The likelihood that all three men participated in a sexual attack and left no trace of biological evidence — including a lack of evidence uncovered with advanced forensic testing — is “extraordinarily improbable,” the petition said.

Ireland’s relatives couldn’t immediately be reached for comment on the petition and Schweitzer’s release. Prosecutors didn’t immediately comment on Schweitzer’s release.

In 2019, Schweitzer’s attorneys and Hawaii County prosecutors entered into a “conviction integrity agreement” to reinvestigate the case. It was the first time in Hawaii there has been this type of agreement, Lawson said, which is increasingly being used to reexamine questionable convictions and guard against future errors.

“Over the last three years, we have shared information and re-examined forensic evidence. No matter the outcome in these post-conviction proceedings, we remain committed to identifying unknown male #1 and seeking justice for Dana Ireland and her `ohana,” Hawaii County Prosecuting Attorney Kelden Waltjen said in a statement before the ruling, using the Hawaiian word for “family.”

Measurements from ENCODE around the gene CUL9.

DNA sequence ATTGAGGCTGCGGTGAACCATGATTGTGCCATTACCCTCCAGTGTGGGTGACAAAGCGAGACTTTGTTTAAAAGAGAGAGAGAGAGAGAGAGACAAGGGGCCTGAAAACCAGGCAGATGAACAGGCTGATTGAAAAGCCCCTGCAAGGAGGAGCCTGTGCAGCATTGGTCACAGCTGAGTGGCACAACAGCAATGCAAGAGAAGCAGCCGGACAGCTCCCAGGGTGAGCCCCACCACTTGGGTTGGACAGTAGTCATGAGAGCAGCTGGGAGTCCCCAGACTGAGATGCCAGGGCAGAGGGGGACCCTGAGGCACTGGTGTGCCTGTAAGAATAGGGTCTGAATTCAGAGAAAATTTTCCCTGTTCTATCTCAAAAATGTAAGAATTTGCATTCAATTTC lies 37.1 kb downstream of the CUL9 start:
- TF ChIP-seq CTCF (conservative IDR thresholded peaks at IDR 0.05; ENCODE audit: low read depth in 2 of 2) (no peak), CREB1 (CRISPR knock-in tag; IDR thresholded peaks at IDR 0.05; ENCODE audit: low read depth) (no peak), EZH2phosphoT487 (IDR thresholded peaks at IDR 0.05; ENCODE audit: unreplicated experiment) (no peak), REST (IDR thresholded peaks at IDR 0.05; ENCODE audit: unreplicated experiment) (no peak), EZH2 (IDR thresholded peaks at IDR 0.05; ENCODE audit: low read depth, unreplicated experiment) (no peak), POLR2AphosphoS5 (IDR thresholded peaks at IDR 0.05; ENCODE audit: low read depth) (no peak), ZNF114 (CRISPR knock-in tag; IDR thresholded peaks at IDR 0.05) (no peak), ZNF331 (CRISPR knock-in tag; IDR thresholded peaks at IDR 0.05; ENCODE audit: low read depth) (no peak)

However, Deputy Prosecuting Attorney Shannon Kagawa asked the judge to deny the petition, saying the new evidence wouldn’t change the outcome of a new trial.

Kubota disagreed, saying that based on the new evidence, a jury would acquit Schweitzer.

Much of the background on the Ireland case is detailed in a document filed with the petition listing facts that defense attorneys and prosecutors have stipulated.

In 1994, police made what they believed to be a major breakthrough. A man facing charges for his role in a cocaine conspiracy contacted police and claimed his half-brother, Frank Pauline Jr., witnessed Ireland’s attack, according to the stipulated facts document.

Police interviewed Pauline, who was in his third month of a 10-year sentence for an unrelated sex assault and theft. He claimed brothers Ian and Shawn Schweitzer attacked and killed Ireland. But he was interviewed at least seven times and gave inconsistent accounts each time, eventually incriminating himself, the stipulation document said.